Tom was one of radio's great clowns. He was serious about silliness and worked hard to get a moo exactly right and the cluck too and the woof. His whinny was amazing--noble, vulnerable, articulate. He did bagpipes, helicopters, mortars, common drunks, caribou (and elands and elk and wapiti), garbage trucks backing up, handsaws and hammers, and a beautiful vocalization of a man falling from a great height into piranha-infested waters.--Garrison Keillor
On October 30, 2011, Tom Keith passed away from a heart attack at age 64. Minnesota Public Radio listeners knew him as his alter ego, Jim Ed Poole, host of The Morning Show
until his retirement in 2008. But I and millions of other National Public Radio listeners will remember him best for his sound effects on A Prairie Home Companion
Beginning as a board operator on MPR in 1973, Keith eventually found himself integrated into the skits created by Garrison Keillor, then the host of The Morning Show
. When Keillor left the show to devote his time to A Prairie Home Companion
, Keith stepped in to fill his shoes, co-hosting with Dale Connelly and maintaining the Jim Ed Poole persona that Keillor had created for him.
And of course, Keith worked on A Prairie Home Companion
. Drawing on an ever-expanding, internal library of sound effects tracing back to his childhood, Keith served as an integral part of the show's radio acting cast. Machine guns firing, helicopter blades thwapping, footsteps treading a staircase, wapiti bugling, penguins squealing, chickens clucking, chainsaws buzzing, giant pterodactyls emerging from subterranean hiding places...Keith manufactured them all and a multitude of other sounds besides. Seemingly no effect lay beyond his ingenuity; what Keillor asked for, often on the spot, Keith produced.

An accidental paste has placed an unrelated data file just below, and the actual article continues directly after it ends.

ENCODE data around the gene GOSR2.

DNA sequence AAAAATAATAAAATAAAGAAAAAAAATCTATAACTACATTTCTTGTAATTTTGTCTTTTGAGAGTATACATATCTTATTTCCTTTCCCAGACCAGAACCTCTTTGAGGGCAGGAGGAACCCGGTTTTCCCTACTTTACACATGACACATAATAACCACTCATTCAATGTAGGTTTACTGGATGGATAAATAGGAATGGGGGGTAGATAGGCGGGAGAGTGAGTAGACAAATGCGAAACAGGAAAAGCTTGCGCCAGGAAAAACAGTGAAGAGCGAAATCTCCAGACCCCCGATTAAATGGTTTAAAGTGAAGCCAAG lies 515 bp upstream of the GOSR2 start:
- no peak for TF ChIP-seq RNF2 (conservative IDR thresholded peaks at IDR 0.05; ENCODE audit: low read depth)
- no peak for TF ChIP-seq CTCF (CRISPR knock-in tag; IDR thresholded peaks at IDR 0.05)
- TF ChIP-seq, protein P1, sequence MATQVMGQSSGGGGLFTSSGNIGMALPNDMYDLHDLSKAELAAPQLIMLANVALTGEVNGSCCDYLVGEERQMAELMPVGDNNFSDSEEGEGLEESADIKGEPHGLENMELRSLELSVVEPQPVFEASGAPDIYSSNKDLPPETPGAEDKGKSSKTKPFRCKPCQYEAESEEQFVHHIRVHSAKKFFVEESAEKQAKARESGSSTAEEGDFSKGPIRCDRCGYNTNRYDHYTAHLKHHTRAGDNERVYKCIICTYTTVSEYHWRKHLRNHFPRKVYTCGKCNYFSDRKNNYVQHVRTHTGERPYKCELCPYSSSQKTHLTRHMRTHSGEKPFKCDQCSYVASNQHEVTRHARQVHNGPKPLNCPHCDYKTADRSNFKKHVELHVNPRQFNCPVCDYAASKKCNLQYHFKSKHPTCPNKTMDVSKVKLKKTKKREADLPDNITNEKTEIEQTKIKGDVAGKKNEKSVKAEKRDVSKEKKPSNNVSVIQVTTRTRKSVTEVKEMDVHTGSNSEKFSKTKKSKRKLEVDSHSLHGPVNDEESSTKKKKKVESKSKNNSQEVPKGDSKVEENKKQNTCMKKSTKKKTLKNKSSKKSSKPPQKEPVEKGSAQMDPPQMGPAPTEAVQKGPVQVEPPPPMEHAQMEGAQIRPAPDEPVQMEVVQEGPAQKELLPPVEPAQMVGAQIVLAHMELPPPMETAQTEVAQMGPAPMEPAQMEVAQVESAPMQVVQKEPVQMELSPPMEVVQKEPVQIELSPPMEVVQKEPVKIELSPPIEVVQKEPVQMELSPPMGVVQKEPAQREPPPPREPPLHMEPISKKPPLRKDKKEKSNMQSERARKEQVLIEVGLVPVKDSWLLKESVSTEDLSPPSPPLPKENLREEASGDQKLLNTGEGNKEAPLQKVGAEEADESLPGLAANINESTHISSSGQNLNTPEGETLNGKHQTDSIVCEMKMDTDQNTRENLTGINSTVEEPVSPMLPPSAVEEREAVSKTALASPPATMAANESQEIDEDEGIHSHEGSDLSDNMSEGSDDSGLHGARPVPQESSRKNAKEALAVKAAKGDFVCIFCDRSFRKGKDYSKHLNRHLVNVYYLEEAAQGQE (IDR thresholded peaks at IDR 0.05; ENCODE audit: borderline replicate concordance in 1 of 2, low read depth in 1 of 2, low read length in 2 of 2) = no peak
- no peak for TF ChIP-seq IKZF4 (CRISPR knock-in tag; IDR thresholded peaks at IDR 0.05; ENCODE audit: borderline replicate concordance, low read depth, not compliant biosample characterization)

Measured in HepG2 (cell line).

And we, the listeners, laughed. Keith transformed radio into a joyous, madcap world and swept us into that world.
I didn't learn of Tom Keith's passing until the week after, listening to an NPR interview with Tom's counterpart, Fred Newman. No less brilliant than Tom in his abilities, Newman described Keith's impact on his own development as the other sound effects man for A Prairie Home Companion
. It was a fascinating interview, but its interest for me was offset by my having just had the wind knocked out of me. Tom Keith, dead?
It couldn't be. With that news, a part of my own life seemed to have suddenly ended as well.
I will miss Tom Keith--his brilliant, nutty audio portraits; the occasional, crazy showdowns when Garrison would pit Tom and Fred against each other in mock sound effects contests; his renderings of Garrison's demented brother, Larry, who lived in the basement; his simple presence on A Prairie Home Companion
The show must go on, as the saying goes, and three weeks after Tom's death, it does, as funny, creative, and engaging as ever. Yet I am certain that Garrison and Tom's fellow radio actors grieve the loss of their colleague and friend of many years.
Good-bye, Tom Keith. Rest in peace.
And thank you.